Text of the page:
By BONNIE PRESCOTT, Beth Israel Deaconess Medical Center Staff

Heredity and genetics determine a number of key traits in offspring: DNA from mother and father determine hair color, eye color and height, for example. When genes are mutated, or damaged, these mutations can change the DNA code and increase a person’s likelihood of developing certain diseases.

But independent of hereditary changes caused by DNA mutations, investigators are studying how environmental factors, such as the amount or type of food a woman consumes during pregnancy or her exposure to stress or toxins, might influence her offspring’s health. Importantly, these environmental influences appear to extend far beyond infancy into adulthood — and even seem to be passed from one generation to the next. Known as epigenetics, this field is now a major focus of research, including a priority project of the National Institutes of Health (NIH).

Photo Credit: Thinkstock

Photo Credit: Thinkstock

“The concept that maternal health impacts the fetus in terms of later development is something that we have innately understood for a long time, but having some scientific explanations on the molecular and genetic levels is not only interesting but may validate some of these thoughts,” explains Dr. Karen O’Brien, a specialist in maternal-fetal medicine at BIDMC. “We’re always trying to encourage our pregnant patients to lead healthy lifestyles but as epigenetics continues to reveal new information, we may need to extend this counseling to the preconception time frame and even counsel fathers to eat healthy and avoid stress and toxic exposures.”

Researchers at BIDMC are examining epigenetics from several vantage points, including looking at changes that take place at the cellular level in obesity and diabetes and assessing the role that epigenetics may play in premature birth.

Epigenetics and Insulin Resistance

Dr. Evan Rosen, a researcher in BIDMC’s Division of Endocrinology, Diabetes and Metabolism, has been studying the role of epigenetics in the development of insulin resistance, a precursor to Type 2 diabetes.

“Epigenetic modifications refer to changes in the structure of DNA, but are fundamentally different than mutations that change the DNA sequence. Epigenetic alterations affect how DNA is folded and can have major effects on which genes are being turned on or off,” says Rosen. “We and others have looked at the risk of developing diabetes or obesity in animal models of disease through a process known as fetal programming, which centers on nutritional exposures in utero,” he adds.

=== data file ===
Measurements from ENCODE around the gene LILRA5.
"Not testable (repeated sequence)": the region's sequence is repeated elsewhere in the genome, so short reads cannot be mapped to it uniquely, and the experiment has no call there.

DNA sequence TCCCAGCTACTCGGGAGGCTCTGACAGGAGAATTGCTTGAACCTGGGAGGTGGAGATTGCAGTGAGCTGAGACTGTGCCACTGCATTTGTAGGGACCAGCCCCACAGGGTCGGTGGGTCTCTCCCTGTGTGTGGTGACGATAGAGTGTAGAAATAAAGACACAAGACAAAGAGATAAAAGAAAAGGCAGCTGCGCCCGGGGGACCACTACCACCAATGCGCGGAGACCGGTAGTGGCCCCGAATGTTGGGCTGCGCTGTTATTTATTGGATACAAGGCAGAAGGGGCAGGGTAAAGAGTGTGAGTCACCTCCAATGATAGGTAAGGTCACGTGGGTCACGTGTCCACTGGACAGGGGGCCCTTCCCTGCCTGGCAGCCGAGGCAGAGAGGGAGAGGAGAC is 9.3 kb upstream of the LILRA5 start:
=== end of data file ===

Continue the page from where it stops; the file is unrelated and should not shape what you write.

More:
“Whether a fetus has received too few or too many nutrients from the mother can lead to the development of obesity or diabetes in adulthood and this, in turn, can be passed along to the next generation,” says Rosen. “There is a lot of evidence that insulin resistance can be passed on this way and this type of intergenerational event almost certainly develops in the nucleus, where the DNA blueprint is stored.”

As he further explains, findings in animal studies have shown that mice born to mothers that were fed a low-calorie diet were smaller at birth and had a slower metabolism than mice born to the mothers that were fed a regular diet. But, over time, these small birth-weight animals eventually become overweight and prone to develop diabetes.

“It is as if these mouse pups learned in the uterus that they would be born into a food-restricted environment,” says Rosen. “This trains the genome in some way to promote calorie storage.” When, instead, food is plentiful, the mice grow obese and insulin resistant. These animal studies suggest that these effects may persist in DNA for generations, and epidemiologists are investigating data that indicate that the same process might be working in humans.

Epigenetics and Premature Birth

Dr. Heather Burris, a neonatologist at BIDMC, is now conducting a large epidemiological study to find out if epigenetic changes in a mother’s cervical cells play a role in premature births. Premature delivery is more common among poor and minority populations, and through epigenetics, researchers may be able to explain why this is the case.

Her previous work has suggested that differences in DNA methylation, a process that can turn genes off and prevent the production of proteins, may be associated with length of gestation. “Currently, we just don’t know which patients are going to deliver early,” says Dr. Burris. “We’re hoping that epigenetic markers will help us do a better job of understanding who may be at risk so that we can intervene.”

Epigenetics, she adds, has the potential to help us better understand and address some of our major public health concerns, including not only preterm birth, but also obesity, diabetes and asthma.

Disease Prevention Starts Early

“We look at pregnancy as a great teaching time,” says Hope Ricciotti, MD, Chair of the Department of Obstetrics and Gynecology at BIDMC. “It is a time when women will quit smoking, start exercising, and start taking better care of themselves because they are doing it for two. Research is revealing that diet and other factors that a fetus is exposed to in utero can have important health effects later in life. Epigenetics is an adaptive measure to ensure survival in various environments, and we want patients to understand that disease prevention starts early – even before birth.”

Above content provided by Beth Israel Deaconess Medical Center. For advice about your medical care, consult your doctor.

Posted May 2015